When the certain news of Lincoln’s election finally came, it was hailed with joy and acclamation by both the leaders and the people of South Carolina. They had at length their much coveted pretext for disunion; and they now put into the enterprise a degree of earnestness, frankness, courage, and persistency worthy of a better cause. Public opinion, so long prepared, responded with enthusiasm to the plans and calls of the leaders. Manifestations of disloyalty became universal. Political clubs were transformed into military companies. Drill-rooms and armories were alive with nightly meetings. Sermons, agricultural addresses, and speeches at railroad banquets were only so many secession harangues. The State became filled with volunteer organizations of “minute men.”
The Legislature, remaining in extra session, and cheered and urged on by repeated popular demonstrations and the inflamed speeches of the highest State officials, proceeded without delay to carry out the Governor’s programme. In fact, the members needed no great incitement. They had been freshly chosen within the preceding month; many of them on the well-understood “resistance” issue. Their election took place on the 8th and 9th days of October, 1860. Since there was but one party in South Carolina, there could be no party drill; but a tyrannical and intolerant public sentiment usurped its place and functions. On the sixteen different tickets paraded in one of the Charleston newspapers, the names of the most pronounced disunionists were the most frequent and conspicuous. “Southern rights at all hazards,” was the substance of many mottoes, and the palmetto and the rattlesnake were favorite emblems. There was neither mistaking nor avoiding the strong undercurrent of treason and rebellion here manifested, and the Governor’s proclamation had doubtless been largely based upon it.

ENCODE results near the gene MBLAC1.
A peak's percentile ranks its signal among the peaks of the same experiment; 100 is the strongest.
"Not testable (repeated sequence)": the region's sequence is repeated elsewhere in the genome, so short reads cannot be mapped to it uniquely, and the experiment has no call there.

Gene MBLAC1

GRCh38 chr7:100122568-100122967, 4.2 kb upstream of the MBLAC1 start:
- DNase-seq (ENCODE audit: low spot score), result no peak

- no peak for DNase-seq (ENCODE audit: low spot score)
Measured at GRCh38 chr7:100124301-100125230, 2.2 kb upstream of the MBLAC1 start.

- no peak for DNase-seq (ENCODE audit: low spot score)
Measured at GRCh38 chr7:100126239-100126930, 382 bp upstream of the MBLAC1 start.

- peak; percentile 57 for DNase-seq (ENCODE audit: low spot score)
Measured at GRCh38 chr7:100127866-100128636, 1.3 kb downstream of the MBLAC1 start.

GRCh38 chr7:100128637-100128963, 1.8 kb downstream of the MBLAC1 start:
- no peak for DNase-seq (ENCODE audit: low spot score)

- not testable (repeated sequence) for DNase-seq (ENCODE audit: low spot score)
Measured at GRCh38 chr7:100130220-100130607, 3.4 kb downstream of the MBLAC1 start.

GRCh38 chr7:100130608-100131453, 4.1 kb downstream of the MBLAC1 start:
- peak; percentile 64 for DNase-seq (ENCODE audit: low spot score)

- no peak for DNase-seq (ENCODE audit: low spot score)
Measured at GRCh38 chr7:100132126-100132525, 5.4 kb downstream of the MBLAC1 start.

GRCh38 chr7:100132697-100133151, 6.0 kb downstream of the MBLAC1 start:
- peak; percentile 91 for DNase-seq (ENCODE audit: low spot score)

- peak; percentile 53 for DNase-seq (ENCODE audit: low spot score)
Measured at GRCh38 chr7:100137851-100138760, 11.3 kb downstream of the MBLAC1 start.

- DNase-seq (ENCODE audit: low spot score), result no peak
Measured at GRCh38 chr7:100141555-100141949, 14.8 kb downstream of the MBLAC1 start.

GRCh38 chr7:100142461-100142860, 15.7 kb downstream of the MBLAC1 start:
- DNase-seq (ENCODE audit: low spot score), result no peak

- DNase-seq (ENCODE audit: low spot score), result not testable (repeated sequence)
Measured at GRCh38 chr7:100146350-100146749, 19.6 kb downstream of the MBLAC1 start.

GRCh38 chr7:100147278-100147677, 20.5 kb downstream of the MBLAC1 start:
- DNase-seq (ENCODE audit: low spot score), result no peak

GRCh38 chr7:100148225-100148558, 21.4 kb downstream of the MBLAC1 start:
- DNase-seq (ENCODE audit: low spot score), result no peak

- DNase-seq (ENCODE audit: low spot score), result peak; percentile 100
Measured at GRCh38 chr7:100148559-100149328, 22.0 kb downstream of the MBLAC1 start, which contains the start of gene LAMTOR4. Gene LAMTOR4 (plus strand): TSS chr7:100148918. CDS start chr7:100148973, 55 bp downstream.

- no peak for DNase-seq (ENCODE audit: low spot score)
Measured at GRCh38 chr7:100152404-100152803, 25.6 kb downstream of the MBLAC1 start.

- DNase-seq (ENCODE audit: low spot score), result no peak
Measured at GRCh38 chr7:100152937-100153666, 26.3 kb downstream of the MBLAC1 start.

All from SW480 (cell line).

[Sidenote] South Carolina, “House
Journal,” Called Session, 1860,
pp. 13, 14.
The first day’s session of the Legislature (November 5) developed one of the important preparatory steps of the long-expected revolution. The Legislature of 1859 had appropriated a military contingent fund of one hundred thousand dollars, “to be drawn and accounted for as directed by the Legislature.” The appropriation had been allowed to remain untouched. It was now proposed to place this sum at the control of the Governor to be expended in obtaining improved small arms, in purchasing a field battery of rifled cannon, in providing accouterments, and in furnishing an additional supply of tents; and a resolution to that effect was passed two days later, The chief measure of the session, however, was a bill to provide for calling the proposed State Convention, which it was well understood would adopt an ordinance of secession. There was scarcely a ripple of opposition to this measure. One or two members still pleaded for delay, to secure the cooeperation of Georgia, but dared not record a vote against the prevailing mania. The chairman of the proper committee on November 10 reported an act calling a convention “for the purpose of taking into consideration the dangers incident to the position of the State in the Federal Union,” which unanimously became a law November 13, and the extra session adjourned to meet again in regular annual session on the 26th.